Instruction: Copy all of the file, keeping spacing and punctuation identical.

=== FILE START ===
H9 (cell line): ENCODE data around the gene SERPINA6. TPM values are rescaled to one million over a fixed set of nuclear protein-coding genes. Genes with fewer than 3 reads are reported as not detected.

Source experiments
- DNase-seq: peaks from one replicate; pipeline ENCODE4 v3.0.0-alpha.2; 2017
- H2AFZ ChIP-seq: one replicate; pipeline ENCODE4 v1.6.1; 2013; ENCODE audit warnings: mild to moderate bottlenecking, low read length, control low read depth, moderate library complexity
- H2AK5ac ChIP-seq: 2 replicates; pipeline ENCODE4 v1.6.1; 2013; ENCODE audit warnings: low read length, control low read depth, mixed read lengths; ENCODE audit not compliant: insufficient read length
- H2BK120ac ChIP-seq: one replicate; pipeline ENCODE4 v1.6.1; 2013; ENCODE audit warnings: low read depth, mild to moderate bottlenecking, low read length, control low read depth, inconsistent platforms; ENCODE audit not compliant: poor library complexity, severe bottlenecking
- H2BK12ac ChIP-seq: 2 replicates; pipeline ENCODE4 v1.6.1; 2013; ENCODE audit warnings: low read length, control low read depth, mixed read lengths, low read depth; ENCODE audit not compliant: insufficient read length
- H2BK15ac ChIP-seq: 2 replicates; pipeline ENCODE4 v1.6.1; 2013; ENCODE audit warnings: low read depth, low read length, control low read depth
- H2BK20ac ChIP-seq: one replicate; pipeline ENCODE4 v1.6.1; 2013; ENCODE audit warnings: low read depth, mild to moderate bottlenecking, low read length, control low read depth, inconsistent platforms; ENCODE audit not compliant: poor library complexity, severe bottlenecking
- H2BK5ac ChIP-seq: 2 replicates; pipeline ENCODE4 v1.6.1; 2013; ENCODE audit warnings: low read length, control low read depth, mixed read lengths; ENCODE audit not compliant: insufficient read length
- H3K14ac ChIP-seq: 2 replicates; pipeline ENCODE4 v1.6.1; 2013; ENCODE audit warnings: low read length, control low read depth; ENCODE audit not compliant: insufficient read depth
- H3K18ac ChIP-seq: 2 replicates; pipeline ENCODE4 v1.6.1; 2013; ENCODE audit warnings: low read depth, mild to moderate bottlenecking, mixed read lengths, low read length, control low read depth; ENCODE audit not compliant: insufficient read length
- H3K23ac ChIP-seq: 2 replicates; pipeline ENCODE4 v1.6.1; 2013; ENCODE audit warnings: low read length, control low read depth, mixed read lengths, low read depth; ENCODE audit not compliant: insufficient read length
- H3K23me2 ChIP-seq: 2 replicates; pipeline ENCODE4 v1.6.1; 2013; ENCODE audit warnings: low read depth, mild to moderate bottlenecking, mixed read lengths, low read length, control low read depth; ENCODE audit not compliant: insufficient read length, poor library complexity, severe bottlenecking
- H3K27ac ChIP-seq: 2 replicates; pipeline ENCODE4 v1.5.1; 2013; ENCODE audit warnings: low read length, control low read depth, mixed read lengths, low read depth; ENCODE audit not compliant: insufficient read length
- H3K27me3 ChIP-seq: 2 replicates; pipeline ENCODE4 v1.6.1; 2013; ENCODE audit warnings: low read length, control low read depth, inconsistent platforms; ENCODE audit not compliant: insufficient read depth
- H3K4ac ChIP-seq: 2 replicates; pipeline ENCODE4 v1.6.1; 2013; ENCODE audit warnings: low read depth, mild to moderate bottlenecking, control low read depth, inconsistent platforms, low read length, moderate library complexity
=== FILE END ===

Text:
H9 (cell line): ENCODE data around the gene SERPINA6. TPM values are rescaled to one million over a fixed set of nuclear protein-coding genes. Genes with fewer than 3 reads are reported as not detected.

Source experiments
- DNase-seq: peaks from one replicate; pipeline ENCODE4 v3.0.0-alpha.2; 2017
- H2AFZ ChIP-seq: one replicate; pipeline ENCODE4 v1.6.1; 2013; ENCODE audit warnings: mild to moderate bottlenecking, low read length, control low read depth, moderate library complexity
- H2AK5ac ChIP-seq: 2 replicates; pipeline ENCODE4 v1.6.1; 2013; ENCODE audit warnings: low read length, control low read depth, mixed read lengths; ENCODE audit not compliant: insufficient read length
- H2BK120ac ChIP-seq: one replicate; pipeline ENCODE4 v1.6.1; 2013; ENCODE audit warnings: low read depth, mild to moderate bottlenecking, low read length, control low read depth, inconsistent platforms; ENCODE audit not compliant: poor library complexity, severe bottlenecking
- H2BK12ac ChIP-seq: 2 replicates; pipeline ENCODE4 v1.6.1; 2013; ENCODE audit warnings: low read length, control low read depth, mixed read lengths, low read depth; ENCODE audit not compliant: insufficient read length
- H2BK15ac ChIP-seq: 2 replicates; pipeline ENCODE4 v1.6.1; 2013; ENCODE audit warnings: low read depth, low read length, control low read depth
- H2BK20ac ChIP-seq: one replicate; pipeline ENCODE4 v1.6.1; 2013; ENCODE audit warnings: low read depth, mild to moderate bottlenecking, low read length, control low read depth, inconsistent platforms; ENCODE audit not compliant: poor library complexity, severe bottlenecking
- H2BK5ac ChIP-seq: 2 replicates; pipeline ENCODE4 v1.6.1; 2013; ENCODE audit warnings: low read length, control low read depth, mixed read lengths; ENCODE audit not compliant: insufficient read length
- H3K14ac ChIP-seq: 2 replicates; pipeline ENCODE4 v1.6.1; 2013; ENCODE audit warnings: low read length, control low read depth; ENCODE audit not compliant: insufficient read depth
- H3K18ac ChIP-seq: 2 replicates; pipeline ENCODE4 v1.6.1; 2013; ENCODE audit warnings: low read depth, mild to moderate bottlenecking, mixed read lengths, low read length, control low read depth; ENCODE audit not compliant: insufficient read length
- H3K23ac ChIP-seq: 2 replicates; pipeline ENCODE4 v1.6.1; 2013; ENCODE audit warnings: low read length, control low read depth, mixed read lengths, low read depth; ENCODE audit not compliant: insufficient read length
- H3K23me2 ChIP-seq: 2 replicates; pipeline ENCODE4 v1.6.1; 2013; ENCODE audit warnings: low read depth, mild to moderate bottlenecking, mixed read lengths, low read length, control low read depth; ENCODE audit not compliant: insufficient read length, poor library complexity, severe bottlenecking
- H3K27ac ChIP-seq: 2 replicates; pipeline ENCODE4 v1.5.1; 2013; ENCODE audit warnings: low read length, control low read depth, mixed read lengths, low read depth; ENCODE audit not compliant: insufficient read length
- H3K27me3 ChIP-seq: 2 replicates; pipeline ENCODE4 v1.6.1; 2013; ENCODE audit warnings: low read length, control low read depth, inconsistent platforms; ENCODE audit not compliant: insufficient read depth
- H3K4ac ChIP-seq: 2 replicates; pipeline ENCODE4 v1.6.1; 2013; ENCODE audit warnings: low read depth, mild to moderate bottlenecking, control low read depth, inconsistent platforms, low read length, moderate library complexity